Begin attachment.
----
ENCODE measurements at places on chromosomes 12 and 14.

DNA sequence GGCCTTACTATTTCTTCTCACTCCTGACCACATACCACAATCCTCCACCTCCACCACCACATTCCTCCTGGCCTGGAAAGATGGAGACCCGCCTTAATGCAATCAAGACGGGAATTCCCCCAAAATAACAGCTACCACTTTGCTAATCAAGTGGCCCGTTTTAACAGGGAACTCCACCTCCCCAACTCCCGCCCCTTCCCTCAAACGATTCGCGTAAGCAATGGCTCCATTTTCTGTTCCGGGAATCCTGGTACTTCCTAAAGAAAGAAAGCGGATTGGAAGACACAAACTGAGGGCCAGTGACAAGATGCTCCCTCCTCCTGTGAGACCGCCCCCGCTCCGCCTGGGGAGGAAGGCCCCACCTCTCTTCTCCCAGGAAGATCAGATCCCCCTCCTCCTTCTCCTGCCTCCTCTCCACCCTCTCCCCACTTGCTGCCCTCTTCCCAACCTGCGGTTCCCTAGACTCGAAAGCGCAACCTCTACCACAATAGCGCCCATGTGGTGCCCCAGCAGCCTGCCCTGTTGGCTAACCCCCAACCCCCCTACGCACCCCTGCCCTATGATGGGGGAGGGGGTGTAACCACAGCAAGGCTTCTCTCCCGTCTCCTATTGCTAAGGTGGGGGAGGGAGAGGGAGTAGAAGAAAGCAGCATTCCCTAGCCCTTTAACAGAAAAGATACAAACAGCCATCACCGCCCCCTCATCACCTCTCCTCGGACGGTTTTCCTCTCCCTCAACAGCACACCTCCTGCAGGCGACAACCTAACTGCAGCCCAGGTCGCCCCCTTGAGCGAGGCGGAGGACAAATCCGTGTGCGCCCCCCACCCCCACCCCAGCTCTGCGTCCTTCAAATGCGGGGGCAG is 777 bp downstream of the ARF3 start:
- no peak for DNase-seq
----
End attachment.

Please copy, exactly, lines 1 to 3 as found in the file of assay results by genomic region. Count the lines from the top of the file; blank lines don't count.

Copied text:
ENCODE measurements at places on chromosomes 12 and 14.

DNA sequence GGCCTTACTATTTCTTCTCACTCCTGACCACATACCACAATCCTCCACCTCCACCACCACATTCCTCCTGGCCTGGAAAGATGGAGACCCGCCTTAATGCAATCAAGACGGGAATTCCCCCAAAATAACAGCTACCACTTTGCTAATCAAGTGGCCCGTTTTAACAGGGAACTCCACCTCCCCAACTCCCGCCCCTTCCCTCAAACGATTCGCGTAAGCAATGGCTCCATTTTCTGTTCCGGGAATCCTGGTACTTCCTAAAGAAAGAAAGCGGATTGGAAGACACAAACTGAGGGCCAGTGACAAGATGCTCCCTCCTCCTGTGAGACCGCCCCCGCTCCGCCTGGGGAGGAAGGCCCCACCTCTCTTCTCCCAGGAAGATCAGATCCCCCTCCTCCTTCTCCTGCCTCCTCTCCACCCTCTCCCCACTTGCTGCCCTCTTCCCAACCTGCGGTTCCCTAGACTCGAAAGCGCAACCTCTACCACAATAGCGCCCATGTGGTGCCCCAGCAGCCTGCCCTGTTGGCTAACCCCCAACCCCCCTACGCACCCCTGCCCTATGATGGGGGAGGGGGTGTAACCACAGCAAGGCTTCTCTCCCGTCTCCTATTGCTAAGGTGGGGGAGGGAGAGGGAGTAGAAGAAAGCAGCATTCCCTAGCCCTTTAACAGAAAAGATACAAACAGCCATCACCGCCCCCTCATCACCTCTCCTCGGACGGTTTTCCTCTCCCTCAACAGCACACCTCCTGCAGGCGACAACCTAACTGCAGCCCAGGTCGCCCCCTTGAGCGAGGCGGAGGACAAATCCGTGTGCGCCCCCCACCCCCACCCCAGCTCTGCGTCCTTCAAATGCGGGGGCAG is 777 bp downstream of the ARF3 start:
- no peak for DNase-seq